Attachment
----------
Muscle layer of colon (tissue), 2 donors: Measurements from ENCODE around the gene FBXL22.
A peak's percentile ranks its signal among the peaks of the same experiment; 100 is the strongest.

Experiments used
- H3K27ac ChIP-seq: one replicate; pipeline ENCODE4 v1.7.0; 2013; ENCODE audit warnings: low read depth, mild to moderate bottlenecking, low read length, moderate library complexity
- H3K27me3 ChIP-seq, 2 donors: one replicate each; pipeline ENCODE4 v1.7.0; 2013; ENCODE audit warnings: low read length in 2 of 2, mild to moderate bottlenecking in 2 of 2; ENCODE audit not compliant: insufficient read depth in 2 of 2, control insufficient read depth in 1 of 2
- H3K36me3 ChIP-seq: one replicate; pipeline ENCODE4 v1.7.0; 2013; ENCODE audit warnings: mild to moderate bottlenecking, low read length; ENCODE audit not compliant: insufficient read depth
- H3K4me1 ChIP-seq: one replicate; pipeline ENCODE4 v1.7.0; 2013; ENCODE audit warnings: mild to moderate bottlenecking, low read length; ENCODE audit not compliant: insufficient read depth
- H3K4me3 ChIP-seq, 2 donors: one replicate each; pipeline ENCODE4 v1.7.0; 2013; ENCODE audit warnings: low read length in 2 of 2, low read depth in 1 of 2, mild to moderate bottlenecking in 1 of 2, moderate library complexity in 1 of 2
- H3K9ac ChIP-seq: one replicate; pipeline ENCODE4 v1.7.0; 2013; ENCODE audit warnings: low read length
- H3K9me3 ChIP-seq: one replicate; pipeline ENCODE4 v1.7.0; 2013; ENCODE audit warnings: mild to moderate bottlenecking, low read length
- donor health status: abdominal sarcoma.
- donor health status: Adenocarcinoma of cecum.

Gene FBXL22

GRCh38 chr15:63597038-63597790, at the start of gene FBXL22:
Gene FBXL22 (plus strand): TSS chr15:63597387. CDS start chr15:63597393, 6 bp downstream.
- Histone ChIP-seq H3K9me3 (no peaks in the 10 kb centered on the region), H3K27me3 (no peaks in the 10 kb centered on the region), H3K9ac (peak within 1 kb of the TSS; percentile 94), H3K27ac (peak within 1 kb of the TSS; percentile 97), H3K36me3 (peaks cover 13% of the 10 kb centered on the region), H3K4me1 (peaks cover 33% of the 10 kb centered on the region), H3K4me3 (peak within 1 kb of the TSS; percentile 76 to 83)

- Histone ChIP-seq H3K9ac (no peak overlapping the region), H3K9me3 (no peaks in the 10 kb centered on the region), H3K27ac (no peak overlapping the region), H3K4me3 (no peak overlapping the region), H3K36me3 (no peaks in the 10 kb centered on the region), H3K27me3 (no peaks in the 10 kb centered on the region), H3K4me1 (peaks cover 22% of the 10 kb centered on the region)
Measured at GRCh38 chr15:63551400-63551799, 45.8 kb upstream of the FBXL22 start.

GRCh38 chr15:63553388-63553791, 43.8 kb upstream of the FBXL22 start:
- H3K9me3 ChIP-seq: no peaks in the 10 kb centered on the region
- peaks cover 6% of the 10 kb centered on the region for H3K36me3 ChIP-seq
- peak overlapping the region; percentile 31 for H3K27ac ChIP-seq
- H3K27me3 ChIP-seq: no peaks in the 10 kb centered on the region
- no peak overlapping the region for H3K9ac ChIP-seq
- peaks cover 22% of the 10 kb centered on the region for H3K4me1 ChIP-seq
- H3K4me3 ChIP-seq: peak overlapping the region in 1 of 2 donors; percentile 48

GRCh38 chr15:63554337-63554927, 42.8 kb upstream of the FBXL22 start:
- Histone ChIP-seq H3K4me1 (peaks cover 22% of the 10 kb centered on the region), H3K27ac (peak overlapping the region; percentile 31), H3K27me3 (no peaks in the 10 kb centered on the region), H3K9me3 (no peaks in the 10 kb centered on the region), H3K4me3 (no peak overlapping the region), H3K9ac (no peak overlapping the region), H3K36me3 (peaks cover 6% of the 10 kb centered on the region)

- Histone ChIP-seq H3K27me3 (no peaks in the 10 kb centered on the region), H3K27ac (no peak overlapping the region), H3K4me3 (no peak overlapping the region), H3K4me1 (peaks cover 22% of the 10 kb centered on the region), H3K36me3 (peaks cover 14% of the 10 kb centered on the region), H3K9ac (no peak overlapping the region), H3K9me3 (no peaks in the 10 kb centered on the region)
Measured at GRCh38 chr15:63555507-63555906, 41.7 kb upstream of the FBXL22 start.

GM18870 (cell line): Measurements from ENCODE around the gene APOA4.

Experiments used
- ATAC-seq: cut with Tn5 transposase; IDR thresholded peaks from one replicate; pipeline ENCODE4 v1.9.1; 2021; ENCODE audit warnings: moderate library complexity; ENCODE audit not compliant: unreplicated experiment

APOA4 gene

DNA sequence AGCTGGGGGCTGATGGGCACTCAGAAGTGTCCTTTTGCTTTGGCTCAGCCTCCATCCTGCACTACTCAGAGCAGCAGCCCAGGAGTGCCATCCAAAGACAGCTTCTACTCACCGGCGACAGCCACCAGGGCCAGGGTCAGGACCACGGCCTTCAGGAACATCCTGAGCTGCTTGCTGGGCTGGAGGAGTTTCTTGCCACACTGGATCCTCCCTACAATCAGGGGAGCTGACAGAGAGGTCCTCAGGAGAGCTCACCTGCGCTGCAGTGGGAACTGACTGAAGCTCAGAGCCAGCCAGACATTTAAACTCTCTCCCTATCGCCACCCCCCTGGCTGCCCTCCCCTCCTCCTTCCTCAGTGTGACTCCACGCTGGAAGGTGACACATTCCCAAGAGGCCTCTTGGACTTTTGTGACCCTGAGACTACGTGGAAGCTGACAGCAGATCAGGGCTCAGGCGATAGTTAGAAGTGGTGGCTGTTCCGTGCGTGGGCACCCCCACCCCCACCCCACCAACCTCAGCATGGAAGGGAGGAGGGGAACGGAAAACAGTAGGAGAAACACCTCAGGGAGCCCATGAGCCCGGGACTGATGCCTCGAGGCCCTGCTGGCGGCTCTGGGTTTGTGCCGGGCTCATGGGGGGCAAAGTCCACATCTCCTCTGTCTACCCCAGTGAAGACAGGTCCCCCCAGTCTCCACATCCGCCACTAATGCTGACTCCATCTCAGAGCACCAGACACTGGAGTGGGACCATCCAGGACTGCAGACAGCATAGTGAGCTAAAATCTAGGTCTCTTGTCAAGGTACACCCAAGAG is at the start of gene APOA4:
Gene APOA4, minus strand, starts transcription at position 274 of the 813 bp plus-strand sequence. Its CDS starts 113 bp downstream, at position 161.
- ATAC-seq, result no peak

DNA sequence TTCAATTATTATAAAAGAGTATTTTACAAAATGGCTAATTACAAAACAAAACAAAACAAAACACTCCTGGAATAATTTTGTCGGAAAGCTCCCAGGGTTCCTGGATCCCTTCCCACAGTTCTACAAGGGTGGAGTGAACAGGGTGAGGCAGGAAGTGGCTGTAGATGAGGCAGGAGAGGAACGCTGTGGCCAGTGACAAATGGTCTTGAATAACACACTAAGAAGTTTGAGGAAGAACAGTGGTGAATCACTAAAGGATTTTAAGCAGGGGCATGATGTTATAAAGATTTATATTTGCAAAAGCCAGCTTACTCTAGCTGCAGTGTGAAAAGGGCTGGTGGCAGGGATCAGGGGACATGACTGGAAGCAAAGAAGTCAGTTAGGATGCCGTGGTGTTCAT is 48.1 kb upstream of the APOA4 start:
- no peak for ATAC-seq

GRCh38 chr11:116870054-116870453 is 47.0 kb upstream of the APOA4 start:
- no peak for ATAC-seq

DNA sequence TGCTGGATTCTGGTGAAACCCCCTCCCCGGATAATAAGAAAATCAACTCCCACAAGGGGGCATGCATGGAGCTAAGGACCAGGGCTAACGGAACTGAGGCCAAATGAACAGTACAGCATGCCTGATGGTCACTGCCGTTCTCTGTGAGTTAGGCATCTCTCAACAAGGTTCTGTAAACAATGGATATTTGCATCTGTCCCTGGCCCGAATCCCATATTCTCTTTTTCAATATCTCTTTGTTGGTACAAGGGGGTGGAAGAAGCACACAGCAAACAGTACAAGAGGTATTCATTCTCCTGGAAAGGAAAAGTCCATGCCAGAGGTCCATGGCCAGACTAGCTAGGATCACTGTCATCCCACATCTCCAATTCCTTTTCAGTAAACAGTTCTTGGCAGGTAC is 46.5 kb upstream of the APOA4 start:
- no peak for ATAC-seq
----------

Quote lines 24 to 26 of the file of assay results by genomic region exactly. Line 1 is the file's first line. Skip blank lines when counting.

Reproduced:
- no peak overlapping the region for H3K9ac ChIP-seq
- peaks cover 22% of the 10 kb centered on the region for H3K4me1 ChIP-seq
- H3K4me3 ChIP-seq: peak overlapping the region in 1 of 2 donors; percentile 48